Friday, August 01, 2014

Documentary follows 3 poor youth in rural Missouri

"Rich Hill," a new documentary that won the U.S. Grand Jury Prize at the Sundance Film Festival, opens in limited release today and focuses on three boys growing up in the film title's impoverished Missouri town. "But rather than attempt an elegy for the town, a former coal producer, or an essay on poverty, the pair (filmmakers Tracy Droz Tragos and Andrew Droz Palermozero) zero in on three teenagers from struggling homes," Nicolas Rapold writes in a review for The New York Times. "The result, shot over a year and a half, is an intimately observant look at individual children and the details of their daily lives and personalities." (Orchard photo: Still from the movie)

The parents of Andrew, Appachey and Harley "are veterans of a rural war of attrition, from Andrew’s heavily medicated mother to Appachey’s, a mountain of a woman who delivers a heartbreakingly tough soliloquy," Rapold writes. "They are at the cusp of adolescence, starting to push back at low-rent surroundings, but still childlike. Harley trudges around, keeping up a running quirky commentary about his temper or his beloved mom, who’s in prison for tragic reasons that emerge later. Andrew is mysteriously beatific, the son of a free spirit who covers Hank Williams songs and keeps moving the family around. Less clearly drawn, Appachey has an abiding rage but, in sixth grade, none of its dignity."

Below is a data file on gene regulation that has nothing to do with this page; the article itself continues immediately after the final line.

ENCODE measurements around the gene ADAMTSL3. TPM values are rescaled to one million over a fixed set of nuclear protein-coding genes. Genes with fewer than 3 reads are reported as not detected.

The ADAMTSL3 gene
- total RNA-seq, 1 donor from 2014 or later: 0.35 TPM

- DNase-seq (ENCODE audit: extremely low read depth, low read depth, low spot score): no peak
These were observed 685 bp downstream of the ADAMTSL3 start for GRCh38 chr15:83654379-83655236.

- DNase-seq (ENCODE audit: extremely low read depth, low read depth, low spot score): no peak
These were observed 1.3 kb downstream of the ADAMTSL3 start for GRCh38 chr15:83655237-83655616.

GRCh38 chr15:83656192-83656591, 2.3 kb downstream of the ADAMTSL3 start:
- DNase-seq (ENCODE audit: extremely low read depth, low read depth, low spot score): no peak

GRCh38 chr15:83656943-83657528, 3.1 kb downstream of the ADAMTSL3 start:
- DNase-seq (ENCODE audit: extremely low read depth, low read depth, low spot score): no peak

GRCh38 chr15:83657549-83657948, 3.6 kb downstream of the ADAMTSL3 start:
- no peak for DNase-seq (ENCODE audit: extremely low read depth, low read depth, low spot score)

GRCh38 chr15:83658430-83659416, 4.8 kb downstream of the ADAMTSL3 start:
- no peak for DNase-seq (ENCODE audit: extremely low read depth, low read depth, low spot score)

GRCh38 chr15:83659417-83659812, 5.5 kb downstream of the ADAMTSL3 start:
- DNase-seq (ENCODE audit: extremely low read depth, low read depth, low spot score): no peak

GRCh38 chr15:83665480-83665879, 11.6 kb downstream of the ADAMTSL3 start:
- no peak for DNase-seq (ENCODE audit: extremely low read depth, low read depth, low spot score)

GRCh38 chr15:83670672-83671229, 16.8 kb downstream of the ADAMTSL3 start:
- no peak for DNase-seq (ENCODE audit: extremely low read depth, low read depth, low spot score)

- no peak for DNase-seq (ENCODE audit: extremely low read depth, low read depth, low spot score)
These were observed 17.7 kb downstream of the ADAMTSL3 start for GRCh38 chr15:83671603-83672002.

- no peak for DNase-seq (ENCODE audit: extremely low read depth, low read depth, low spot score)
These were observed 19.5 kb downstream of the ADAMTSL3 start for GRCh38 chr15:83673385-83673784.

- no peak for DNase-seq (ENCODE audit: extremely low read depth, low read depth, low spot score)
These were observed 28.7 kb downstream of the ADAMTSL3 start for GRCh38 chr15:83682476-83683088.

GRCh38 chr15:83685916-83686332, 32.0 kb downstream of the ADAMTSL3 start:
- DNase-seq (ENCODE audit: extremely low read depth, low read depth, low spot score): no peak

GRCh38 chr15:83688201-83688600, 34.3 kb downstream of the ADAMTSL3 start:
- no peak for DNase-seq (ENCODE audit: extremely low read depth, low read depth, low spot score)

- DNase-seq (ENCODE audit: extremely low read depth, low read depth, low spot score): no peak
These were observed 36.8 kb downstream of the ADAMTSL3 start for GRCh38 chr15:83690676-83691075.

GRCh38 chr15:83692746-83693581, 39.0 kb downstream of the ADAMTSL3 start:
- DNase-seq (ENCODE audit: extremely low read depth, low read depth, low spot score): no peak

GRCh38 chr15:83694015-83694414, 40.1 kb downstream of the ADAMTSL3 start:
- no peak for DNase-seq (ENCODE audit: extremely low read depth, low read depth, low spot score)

The movie, set in a town with a population of 1,396, "exists mainly as an act of social advocacy, showing how one portion of the population lives and offering a sobering rebuke to pull-yourself-up-by-your-bootstraps rhetoric," A.A. Dowd writes in a review for A.V. Club. The movie "also provides the strikingly symbolic image of a ferris wheel in motion. This is a movie, the ride reminds, about constantly moving but never getting anywhere new." (Read more) (Best Places map)

No comments: